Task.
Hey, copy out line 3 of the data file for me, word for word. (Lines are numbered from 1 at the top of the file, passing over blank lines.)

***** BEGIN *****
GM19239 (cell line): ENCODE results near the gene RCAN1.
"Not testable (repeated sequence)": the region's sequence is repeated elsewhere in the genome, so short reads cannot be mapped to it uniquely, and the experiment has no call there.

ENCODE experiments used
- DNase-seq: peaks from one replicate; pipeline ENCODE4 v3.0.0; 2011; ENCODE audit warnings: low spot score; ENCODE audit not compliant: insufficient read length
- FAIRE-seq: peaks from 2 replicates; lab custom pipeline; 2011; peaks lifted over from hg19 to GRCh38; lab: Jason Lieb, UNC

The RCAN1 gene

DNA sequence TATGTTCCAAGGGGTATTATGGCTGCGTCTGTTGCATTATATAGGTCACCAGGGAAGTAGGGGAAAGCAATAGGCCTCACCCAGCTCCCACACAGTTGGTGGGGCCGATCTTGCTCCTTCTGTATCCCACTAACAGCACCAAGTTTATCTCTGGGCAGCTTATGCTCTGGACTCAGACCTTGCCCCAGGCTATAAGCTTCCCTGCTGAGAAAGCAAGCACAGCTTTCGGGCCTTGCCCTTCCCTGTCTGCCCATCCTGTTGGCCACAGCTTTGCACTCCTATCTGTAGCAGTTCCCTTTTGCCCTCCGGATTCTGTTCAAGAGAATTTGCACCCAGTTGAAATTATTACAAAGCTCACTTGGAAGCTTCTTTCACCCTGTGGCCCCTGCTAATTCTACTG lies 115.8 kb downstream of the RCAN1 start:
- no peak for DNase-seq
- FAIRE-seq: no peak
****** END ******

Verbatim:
ENCODE experiments used